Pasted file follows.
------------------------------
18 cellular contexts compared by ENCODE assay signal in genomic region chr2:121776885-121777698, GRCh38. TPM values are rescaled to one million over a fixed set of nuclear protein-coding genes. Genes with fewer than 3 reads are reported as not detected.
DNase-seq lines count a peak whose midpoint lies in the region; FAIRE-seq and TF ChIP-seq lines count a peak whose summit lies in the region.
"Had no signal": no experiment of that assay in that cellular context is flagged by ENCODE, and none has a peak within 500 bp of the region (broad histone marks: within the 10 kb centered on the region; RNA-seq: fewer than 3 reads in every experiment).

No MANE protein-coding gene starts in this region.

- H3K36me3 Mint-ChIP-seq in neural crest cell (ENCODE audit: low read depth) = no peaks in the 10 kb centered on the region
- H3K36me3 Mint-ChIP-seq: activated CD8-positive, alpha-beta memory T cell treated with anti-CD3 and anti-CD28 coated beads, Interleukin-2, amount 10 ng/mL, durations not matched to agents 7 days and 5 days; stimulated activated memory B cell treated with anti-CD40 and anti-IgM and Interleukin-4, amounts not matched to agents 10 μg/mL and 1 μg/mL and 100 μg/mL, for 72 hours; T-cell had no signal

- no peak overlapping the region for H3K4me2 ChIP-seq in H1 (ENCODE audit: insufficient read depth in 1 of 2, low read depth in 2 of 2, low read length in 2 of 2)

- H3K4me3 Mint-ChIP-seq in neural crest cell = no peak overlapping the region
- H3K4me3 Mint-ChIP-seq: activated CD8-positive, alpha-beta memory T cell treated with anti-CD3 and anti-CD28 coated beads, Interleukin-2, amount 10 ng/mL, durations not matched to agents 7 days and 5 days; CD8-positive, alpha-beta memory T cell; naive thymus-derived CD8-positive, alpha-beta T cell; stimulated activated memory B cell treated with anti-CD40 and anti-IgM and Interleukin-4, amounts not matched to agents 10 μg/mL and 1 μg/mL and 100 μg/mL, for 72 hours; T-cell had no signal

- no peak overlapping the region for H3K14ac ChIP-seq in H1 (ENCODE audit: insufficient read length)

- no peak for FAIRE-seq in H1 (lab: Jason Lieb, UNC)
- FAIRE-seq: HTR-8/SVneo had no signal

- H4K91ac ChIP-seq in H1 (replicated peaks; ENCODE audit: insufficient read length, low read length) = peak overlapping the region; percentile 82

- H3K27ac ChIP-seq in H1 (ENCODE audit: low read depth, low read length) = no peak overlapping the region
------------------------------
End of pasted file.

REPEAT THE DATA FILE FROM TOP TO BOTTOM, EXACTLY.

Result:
18 cellular contexts compared by ENCODE assay signal in genomic region chr2:121776885-121777698, GRCh38. TPM values are rescaled to one million over a fixed set of nuclear protein-coding genes. Genes with fewer than 3 reads are reported as not detected.
DNase-seq lines count a peak whose midpoint lies in the region; FAIRE-seq and TF ChIP-seq lines count a peak whose summit lies in the region.
"Had no signal": no experiment of that assay in that cellular context is flagged by ENCODE, and none has a peak within 500 bp of the region (broad histone marks: within the 10 kb centered on the region; RNA-seq: fewer than 3 reads in every experiment).

No MANE protein-coding gene starts in this region.

- H3K36me3 Mint-ChIP-seq in neural crest cell (ENCODE audit: low read depth) = no peaks in the 10 kb centered on the region
- H3K36me3 Mint-ChIP-seq: activated CD8-positive, alpha-beta memory T cell treated with anti-CD3 and anti-CD28 coated beads, Interleukin-2, amount 10 ng/mL, durations not matched to agents 7 days and 5 days; stimulated activated memory B cell treated with anti-CD40 and anti-IgM and Interleukin-4, amounts not matched to agents 10 μg/mL and 1 μg/mL and 100 μg/mL, for 72 hours; T-cell had no signal

- no peak overlapping the region for H3K4me2 ChIP-seq in H1 (ENCODE audit: insufficient read depth in 1 of 2, low read depth in 2 of 2, low read length in 2 of 2)

- H3K4me3 Mint-ChIP-seq in neural crest cell = no peak overlapping the region
- H3K4me3 Mint-ChIP-seq: activated CD8-positive, alpha-beta memory T cell treated with anti-CD3 and anti-CD28 coated beads, Interleukin-2, amount 10 ng/mL, durations not matched to agents 7 days and 5 days; CD8-positive, alpha-beta memory T cell; naive thymus-derived CD8-positive, alpha-beta T cell; stimulated activated memory B cell treated with anti-CD40 and anti-IgM and Interleukin-4, amounts not matched to agents 10 μg/mL and 1 μg/mL and 100 μg/mL, for 72 hours; T-cell had no signal

- no peak overlapping the region for H3K14ac ChIP-seq in H1 (ENCODE audit: insufficient read length)

- no peak for FAIRE-seq in H1 (lab: Jason Lieb, UNC)
- FAIRE-seq: HTR-8/SVneo had no signal

- H4K91ac ChIP-seq in H1 (replicated peaks; ENCODE audit: insufficient read length, low read length) = peak overlapping the region; percentile 82

- H3K27ac ChIP-seq in H1 (ENCODE audit: low read depth, low read length) = no peak overlapping the region